Portland Police declared the protest of about 4,000 people to be a riot after “extensive criminal and dangerous behavior.”

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PORTLAND — An anti-Trump protest in downtown Portland escalated after some demonstrators smashed windows, spray-painted buildings and lit a dumpster fire, culminating with officers firing rubber baton rounds and arresting at least 26 people who refused to disperse.

Police declared Thursday night’s protest of about 4,000 people a riot after “extensive criminal and dangerous behavior.” Demonstrators threw glass bottles and a trash can at officers, whose repeated orders to leave were ignored. Police then fired rubber baton rounds and pepper spray at the group.

Officers took several protesters to the ground and arrested them. Police had warned on Twitter that those taken into custody could face a felony riot charge.

What started as a peaceful demonstration turned destructive when some protesters caused significant damage to vehicles at a car dealership, police said.

Some also used rocks and baseball bats to smash the windows of businesses and start small fires as they moved through the city’s Pearl District, a showcase neighborhood and site of many boutiques and art galleries.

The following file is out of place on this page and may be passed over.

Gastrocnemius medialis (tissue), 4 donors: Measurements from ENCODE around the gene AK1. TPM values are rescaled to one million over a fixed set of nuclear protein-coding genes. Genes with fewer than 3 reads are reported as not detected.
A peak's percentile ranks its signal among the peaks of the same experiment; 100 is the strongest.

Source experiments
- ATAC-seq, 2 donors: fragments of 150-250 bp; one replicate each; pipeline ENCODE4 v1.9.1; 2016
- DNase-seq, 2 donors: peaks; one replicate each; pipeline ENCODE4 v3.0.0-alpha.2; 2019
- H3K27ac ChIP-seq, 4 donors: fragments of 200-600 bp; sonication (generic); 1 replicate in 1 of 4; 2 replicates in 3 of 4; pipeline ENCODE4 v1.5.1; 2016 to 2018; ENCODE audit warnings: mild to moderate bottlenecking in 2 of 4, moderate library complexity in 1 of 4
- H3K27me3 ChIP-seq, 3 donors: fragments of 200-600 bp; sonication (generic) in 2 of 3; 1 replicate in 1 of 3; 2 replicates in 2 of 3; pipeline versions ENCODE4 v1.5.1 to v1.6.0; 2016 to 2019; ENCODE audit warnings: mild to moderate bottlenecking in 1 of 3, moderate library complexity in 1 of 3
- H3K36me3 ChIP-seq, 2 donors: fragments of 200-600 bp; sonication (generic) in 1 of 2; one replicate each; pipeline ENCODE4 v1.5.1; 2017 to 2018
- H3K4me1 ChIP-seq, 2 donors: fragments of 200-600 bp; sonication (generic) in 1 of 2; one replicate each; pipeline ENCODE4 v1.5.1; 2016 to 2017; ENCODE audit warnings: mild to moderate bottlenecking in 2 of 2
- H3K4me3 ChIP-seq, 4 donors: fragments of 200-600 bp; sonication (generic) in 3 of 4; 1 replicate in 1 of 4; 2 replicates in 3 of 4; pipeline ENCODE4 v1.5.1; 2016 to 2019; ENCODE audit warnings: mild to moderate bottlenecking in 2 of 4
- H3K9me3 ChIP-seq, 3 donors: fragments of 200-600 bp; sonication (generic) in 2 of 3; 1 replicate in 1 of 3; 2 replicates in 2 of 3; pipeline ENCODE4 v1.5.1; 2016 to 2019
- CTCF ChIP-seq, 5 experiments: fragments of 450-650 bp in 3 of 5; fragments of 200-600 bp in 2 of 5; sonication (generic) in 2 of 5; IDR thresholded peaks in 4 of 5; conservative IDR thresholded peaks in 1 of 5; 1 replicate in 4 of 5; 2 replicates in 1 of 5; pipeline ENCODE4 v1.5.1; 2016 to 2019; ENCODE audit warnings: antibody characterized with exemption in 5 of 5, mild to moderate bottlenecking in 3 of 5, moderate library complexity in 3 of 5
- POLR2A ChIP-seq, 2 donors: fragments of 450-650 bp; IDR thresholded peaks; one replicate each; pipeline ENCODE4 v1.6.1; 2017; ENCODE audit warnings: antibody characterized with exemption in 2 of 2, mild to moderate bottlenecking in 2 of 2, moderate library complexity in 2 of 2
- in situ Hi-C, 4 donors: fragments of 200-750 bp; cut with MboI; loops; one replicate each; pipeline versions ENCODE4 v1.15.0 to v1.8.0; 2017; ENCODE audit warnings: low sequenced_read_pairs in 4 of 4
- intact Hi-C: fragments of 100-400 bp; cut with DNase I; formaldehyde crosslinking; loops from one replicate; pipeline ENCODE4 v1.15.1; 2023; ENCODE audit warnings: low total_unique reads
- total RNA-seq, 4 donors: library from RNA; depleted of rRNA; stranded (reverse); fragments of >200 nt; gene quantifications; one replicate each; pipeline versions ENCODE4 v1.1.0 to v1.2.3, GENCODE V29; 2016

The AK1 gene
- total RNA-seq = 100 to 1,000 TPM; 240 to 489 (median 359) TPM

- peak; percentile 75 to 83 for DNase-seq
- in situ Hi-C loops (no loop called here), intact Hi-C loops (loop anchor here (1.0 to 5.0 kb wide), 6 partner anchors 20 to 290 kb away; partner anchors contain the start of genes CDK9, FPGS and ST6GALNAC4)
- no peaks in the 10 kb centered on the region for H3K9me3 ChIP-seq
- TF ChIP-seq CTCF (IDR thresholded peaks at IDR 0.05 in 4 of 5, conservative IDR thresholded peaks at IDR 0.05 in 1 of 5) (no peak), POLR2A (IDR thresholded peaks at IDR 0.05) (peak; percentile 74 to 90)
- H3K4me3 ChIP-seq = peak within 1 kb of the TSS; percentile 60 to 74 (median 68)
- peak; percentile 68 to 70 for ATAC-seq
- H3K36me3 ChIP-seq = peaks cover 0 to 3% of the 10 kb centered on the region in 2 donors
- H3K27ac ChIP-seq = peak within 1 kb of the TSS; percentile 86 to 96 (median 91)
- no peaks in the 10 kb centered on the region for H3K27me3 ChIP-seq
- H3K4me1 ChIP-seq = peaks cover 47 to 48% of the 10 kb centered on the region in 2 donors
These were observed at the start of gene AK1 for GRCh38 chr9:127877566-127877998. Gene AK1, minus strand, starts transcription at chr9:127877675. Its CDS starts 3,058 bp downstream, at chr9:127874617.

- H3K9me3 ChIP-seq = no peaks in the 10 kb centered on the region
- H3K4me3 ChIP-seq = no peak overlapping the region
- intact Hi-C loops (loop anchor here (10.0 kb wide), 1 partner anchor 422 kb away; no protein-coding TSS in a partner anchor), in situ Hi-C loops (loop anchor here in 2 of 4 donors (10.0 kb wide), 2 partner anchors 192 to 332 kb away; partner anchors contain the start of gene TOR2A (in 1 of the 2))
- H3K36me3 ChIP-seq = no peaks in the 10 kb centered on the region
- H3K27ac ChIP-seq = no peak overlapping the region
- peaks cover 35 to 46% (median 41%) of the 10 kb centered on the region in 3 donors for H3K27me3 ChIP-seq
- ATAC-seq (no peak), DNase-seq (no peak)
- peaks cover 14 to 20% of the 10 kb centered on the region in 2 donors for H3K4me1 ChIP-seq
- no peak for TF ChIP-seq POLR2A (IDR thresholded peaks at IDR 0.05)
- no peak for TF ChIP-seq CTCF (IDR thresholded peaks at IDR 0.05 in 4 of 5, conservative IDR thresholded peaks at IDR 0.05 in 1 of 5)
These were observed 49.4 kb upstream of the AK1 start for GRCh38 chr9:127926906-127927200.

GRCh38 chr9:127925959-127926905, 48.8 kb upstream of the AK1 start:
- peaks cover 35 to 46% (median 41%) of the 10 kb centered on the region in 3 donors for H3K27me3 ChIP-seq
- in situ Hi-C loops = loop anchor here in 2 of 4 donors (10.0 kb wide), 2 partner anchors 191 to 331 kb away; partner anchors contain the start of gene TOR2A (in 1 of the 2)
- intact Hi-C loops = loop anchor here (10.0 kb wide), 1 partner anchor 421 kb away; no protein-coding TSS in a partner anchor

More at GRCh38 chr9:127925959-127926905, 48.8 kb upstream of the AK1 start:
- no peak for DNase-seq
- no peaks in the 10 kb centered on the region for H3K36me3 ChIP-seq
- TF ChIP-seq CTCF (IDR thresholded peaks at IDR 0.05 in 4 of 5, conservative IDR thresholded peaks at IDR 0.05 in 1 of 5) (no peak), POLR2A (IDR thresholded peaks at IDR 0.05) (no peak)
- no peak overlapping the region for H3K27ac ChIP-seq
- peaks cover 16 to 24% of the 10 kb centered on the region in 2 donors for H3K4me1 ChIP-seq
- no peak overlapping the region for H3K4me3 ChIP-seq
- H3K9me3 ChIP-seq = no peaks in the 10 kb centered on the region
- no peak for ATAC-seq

A woman threw laundry detergent at protesters, sparking an altercation.

“Many in crowd trying to get anarchist groups to stop destroying property, anarchists refusing,” police tweeted.

Police told those who wanted to peacefully demonstrate to head back to Pioneer Courthouse Square and said at 10 p.m. that protesters who had not returned were under arrest. Soon after, a crowd marched through the streets.

Protest organizer Gregory McKelvey decried the vandalism in a statement early Friday. He apologized to businesses that suffered damage and said the group planned to help clean up.

“We made it very clear that ours was a movement born out of love, infused by peace and inhospitable to those that would put us all at risk in the name of actions that are inflammatory, divisive and strategically ill-conceived,” he said. “That remains our goal.”

The Oregon Department of Transportation intermittently closed portions of Interstates 5 and 84 in the area as a precaution during the protest. Officials urged travelers to watch for people in unexpected places on roads.

Portland Mayor Charlie Hales said earlier in the day that he supports peaceful protest by people exercising their constitutional rights but cautioned that walking on freeways and blocking light rail lines is dangerous.